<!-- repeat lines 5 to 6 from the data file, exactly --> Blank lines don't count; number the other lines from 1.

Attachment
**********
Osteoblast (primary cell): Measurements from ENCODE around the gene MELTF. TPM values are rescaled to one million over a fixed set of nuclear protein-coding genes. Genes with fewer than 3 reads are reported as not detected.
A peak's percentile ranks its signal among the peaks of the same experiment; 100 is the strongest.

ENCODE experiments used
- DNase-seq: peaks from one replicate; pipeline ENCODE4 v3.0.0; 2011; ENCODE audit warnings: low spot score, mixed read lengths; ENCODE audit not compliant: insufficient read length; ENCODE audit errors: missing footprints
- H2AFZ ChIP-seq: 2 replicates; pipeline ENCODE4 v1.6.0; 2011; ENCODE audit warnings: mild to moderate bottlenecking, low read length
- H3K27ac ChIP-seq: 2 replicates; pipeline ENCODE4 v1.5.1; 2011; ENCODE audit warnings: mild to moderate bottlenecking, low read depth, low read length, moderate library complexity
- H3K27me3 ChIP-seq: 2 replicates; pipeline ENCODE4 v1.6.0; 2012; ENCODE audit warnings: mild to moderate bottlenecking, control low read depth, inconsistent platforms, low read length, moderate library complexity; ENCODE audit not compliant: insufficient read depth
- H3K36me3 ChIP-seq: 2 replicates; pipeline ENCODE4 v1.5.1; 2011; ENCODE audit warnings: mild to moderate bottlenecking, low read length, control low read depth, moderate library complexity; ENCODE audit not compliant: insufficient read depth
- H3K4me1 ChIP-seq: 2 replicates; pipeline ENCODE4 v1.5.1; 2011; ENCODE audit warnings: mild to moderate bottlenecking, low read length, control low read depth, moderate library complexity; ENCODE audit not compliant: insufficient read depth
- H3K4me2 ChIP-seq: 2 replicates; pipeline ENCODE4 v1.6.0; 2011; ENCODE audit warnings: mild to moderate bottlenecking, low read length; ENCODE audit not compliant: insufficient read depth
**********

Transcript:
- H2AFZ ChIP-seq: 2 replicates; pipeline ENCODE4 v1.6.0; 2011; ENCODE audit warnings: mild to moderate bottlenecking, low read length
- H3K27ac ChIP-seq: 2 replicates; pipeline ENCODE4 v1.5.1; 2011; ENCODE audit warnings: mild to moderate bottlenecking, low read depth, low read length, moderate library complexity